Holland, Europe’s gentle giant of a tiny nation
Though Amsterdam is a Dutch showstopper, tourism in the Netherlands extends well beyond its capital city. Savvy travellers take one of the many flights and then hop on a bike through Holland’s pancake-flat countryside, over crisscrossing canals, along fields of tulips and past pretty vintage windmills.
Why take a ferry to the Frisian Islands when walking is so much more fun? Wadlopen, or “mud-walking,” is a strenuous and popular Dutch activity that’s quickly becoming beloved by tourists. Groups of trained guides, like Stichting Wadloopcentrum Pieterburen, offer walks in these mud flats from 5 km to an arduous but invigorating 20 km.
Kinderdijk makes visitors feel as though they’ve walked into a Rembrandt painting. A series of 19 windmills dating from the 18th century rise up from the marshes, creating a starkly beautiful portrait of the Dutch countryside.
The Netherlands’ largest and most prestigious museum, Rijksmuseum is dedicated to art and history in Holland from 1200 to 2000. Fully reopened in 2013 after a 10-year, €375-million renovation, it houses works by Dutch masters like Rembrandt, Frans Hals and Vermeer.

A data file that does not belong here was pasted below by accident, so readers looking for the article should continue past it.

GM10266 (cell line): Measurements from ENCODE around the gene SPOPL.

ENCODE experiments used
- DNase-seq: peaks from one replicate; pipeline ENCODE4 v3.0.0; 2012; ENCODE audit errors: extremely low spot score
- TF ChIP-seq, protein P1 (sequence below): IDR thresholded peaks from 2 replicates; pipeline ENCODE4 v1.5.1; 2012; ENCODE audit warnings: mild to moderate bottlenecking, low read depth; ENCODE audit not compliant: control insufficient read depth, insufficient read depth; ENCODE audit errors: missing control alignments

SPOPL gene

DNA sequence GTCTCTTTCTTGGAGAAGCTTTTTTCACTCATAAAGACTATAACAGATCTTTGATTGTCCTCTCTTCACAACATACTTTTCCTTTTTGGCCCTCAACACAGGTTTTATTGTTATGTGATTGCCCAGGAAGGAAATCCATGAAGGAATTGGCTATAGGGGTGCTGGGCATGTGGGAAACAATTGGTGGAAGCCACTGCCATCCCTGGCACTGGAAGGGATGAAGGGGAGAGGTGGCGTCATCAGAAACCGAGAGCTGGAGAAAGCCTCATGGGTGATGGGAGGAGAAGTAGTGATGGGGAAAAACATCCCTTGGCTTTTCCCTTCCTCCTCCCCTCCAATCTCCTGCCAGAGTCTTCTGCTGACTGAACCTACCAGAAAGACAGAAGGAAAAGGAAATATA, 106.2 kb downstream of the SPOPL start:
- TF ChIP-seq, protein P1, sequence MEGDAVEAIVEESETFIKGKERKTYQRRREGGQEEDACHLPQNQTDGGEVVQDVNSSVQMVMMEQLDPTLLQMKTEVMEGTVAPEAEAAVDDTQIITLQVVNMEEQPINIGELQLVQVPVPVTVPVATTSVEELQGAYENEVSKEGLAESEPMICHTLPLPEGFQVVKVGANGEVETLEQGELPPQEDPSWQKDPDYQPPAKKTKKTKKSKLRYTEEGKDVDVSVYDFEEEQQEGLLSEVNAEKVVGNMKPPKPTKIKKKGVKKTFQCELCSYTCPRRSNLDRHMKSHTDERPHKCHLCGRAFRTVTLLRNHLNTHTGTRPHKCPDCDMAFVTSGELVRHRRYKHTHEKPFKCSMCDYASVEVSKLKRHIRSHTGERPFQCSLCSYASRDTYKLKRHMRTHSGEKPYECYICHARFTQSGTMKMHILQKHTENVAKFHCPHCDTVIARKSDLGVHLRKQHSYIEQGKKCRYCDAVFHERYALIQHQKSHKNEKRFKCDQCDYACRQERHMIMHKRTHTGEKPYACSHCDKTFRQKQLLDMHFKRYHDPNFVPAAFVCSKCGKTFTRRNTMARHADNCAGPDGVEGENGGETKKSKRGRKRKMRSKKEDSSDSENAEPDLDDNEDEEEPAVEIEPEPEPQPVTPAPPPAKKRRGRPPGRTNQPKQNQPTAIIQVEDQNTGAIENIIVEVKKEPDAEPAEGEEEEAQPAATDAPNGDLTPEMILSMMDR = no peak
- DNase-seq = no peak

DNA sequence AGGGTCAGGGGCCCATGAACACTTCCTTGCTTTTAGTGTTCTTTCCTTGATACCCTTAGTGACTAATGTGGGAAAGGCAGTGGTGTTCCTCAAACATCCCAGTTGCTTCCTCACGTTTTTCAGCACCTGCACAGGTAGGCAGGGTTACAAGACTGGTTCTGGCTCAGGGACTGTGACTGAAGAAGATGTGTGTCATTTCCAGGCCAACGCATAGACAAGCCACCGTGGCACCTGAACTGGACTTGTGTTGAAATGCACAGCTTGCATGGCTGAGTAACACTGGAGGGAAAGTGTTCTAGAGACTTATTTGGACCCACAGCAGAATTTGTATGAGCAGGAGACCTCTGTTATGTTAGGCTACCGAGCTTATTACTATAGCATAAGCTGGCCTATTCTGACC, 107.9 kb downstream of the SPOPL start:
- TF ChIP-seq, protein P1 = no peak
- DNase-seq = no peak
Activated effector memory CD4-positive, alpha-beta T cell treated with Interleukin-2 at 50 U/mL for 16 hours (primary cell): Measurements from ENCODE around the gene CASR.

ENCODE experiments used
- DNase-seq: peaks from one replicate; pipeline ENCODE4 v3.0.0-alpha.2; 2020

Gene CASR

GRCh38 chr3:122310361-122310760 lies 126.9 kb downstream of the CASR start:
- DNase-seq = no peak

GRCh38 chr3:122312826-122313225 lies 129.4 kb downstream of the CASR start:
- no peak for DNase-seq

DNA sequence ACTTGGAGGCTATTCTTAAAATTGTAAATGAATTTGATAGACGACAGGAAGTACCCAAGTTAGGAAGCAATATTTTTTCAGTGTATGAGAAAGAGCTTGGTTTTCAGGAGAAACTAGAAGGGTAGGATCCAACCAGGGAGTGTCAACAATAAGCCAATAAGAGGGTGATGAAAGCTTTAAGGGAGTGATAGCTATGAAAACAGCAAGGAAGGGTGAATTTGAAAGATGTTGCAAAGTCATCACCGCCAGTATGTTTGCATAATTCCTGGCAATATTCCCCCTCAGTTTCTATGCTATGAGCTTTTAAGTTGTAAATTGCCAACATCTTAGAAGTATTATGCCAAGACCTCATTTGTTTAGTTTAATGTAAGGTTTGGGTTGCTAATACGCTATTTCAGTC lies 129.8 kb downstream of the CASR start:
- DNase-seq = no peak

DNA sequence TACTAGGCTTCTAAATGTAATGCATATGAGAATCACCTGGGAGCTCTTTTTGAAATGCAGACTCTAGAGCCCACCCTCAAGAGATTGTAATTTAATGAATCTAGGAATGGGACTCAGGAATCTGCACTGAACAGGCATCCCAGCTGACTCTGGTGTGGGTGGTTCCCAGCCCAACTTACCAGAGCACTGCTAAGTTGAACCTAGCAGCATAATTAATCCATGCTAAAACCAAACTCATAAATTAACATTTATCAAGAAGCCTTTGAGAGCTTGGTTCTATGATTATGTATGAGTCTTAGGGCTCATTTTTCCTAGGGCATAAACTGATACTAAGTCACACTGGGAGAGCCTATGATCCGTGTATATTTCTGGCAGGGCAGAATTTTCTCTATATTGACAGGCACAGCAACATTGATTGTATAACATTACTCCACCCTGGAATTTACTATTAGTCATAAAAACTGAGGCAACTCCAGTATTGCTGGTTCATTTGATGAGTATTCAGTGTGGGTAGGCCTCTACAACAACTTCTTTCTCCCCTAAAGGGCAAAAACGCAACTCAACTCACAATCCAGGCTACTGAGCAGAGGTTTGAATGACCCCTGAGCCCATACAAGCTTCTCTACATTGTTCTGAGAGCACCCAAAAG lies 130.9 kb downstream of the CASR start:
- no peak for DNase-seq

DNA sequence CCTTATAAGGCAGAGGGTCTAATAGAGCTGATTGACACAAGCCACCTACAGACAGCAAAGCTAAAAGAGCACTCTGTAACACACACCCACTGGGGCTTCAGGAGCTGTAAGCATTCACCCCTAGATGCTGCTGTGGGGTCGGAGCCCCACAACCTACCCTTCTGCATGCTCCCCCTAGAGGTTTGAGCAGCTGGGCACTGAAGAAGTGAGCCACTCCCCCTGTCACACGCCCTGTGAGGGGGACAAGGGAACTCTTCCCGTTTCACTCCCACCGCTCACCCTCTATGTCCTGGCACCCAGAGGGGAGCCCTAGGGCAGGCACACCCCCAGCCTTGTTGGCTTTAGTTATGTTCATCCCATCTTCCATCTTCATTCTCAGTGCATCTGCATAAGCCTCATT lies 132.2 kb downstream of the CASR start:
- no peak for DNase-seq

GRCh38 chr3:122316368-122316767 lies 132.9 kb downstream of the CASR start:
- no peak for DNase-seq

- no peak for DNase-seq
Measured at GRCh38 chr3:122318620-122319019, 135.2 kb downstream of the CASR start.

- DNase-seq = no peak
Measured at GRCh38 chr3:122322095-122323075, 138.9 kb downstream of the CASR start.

One of the most visited attractions in Holland, Keukenhof is the world’s biggest flower garden. Seven million bulbs are planted here annually. Open from March to mid-May, it’s a must-see.
Food in Holland
Open since the 1940s, Van Dobben is a fantastic little Amsterdam diner serving traditional meaty Dutch fare like pekelvlees (similar to corned beef) along with kroketten, or Dutch croquettes.
Wilde Zwijnen means wild boar, and this out-of-the-way eatery’s rough-hewn wooden tables and sparse decor do provide guests with a heartily rustic experience. Amsterdammers love that it’s not inundated by tourists, and tourists love getting a taste of authentic contemporary Dutch cuisine.
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